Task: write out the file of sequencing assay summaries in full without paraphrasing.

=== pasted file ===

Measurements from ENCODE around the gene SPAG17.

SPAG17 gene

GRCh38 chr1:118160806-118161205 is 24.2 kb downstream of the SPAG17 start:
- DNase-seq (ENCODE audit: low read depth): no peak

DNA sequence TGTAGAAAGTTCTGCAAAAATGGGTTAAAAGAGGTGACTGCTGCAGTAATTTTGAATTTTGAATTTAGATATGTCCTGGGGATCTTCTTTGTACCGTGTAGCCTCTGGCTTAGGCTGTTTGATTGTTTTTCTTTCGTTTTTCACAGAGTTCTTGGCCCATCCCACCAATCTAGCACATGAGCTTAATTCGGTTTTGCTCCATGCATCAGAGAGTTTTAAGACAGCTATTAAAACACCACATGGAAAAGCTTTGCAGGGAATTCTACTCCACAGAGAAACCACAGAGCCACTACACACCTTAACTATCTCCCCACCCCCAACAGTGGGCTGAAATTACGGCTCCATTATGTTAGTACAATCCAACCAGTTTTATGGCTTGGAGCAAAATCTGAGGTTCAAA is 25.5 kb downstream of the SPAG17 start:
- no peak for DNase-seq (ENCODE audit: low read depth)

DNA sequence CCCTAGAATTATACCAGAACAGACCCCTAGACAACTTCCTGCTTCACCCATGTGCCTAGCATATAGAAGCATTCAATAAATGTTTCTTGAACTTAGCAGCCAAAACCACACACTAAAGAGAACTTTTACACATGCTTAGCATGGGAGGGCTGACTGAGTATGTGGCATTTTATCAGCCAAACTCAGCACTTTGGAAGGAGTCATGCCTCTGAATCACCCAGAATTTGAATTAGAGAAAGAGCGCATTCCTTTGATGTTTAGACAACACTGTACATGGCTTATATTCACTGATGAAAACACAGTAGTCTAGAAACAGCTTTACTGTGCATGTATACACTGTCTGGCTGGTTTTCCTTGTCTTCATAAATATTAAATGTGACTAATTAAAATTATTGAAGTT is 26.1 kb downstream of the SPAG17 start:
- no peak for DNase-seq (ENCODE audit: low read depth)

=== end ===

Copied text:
Measurements from ENCODE around the gene SPAG17.

SPAG17 gene

GRCh38 chr1:118160806-118161205 is 24.2 kb downstream of the SPAG17 start:
- DNase-seq (ENCODE audit: low read depth): no peak

DNA sequence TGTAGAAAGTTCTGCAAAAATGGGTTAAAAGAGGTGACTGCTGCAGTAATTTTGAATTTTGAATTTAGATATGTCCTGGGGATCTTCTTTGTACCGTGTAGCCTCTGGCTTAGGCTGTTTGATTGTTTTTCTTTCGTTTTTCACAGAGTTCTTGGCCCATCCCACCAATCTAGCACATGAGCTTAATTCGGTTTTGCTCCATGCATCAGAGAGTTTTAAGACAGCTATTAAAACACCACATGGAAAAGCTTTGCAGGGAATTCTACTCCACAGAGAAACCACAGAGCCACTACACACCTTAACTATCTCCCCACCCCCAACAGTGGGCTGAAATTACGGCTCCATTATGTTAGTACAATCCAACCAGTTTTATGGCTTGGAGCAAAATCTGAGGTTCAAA is 25.5 kb downstream of the SPAG17 start:
- no peak for DNase-seq (ENCODE audit: low read depth)

DNA sequence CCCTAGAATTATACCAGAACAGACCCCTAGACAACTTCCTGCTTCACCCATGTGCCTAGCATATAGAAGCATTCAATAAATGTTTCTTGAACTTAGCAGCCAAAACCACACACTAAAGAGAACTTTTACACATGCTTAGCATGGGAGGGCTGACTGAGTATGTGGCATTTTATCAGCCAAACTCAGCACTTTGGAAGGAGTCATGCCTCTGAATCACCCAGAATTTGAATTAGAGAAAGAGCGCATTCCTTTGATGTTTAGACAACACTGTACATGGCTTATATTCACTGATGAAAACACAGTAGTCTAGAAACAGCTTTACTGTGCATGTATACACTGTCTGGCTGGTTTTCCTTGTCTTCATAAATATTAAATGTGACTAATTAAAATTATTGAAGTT is 26.1 kb downstream of the SPAG17 start:
- no peak for DNase-seq (ENCODE audit: low read depth)